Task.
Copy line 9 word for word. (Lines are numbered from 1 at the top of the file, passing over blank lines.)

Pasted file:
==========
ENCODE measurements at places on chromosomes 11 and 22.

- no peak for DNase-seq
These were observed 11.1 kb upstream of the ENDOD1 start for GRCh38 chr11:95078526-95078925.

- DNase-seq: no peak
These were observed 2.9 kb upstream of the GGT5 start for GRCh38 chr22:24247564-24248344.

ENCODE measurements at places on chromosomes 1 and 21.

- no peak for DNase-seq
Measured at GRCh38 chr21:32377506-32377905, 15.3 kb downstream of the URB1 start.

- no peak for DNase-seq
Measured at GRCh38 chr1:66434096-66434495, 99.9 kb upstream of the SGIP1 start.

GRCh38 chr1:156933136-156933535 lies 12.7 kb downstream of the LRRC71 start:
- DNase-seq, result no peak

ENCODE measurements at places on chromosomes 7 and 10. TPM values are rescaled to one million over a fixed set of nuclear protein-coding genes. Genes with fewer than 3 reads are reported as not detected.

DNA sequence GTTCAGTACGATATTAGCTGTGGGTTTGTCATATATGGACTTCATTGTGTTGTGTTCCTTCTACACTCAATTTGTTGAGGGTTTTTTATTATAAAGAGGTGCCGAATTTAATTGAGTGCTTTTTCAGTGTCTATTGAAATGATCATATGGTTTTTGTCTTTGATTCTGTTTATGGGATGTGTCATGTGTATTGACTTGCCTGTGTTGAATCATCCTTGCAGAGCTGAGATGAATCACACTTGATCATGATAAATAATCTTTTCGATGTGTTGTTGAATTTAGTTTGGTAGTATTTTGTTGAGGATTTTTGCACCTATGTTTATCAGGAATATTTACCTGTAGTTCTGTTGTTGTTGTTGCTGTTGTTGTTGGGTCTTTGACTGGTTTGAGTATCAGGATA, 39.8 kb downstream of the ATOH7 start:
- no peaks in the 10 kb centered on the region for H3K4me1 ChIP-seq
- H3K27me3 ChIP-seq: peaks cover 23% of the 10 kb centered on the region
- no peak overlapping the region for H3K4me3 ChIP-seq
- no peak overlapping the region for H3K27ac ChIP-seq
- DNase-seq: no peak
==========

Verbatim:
- no peak for DNase-seq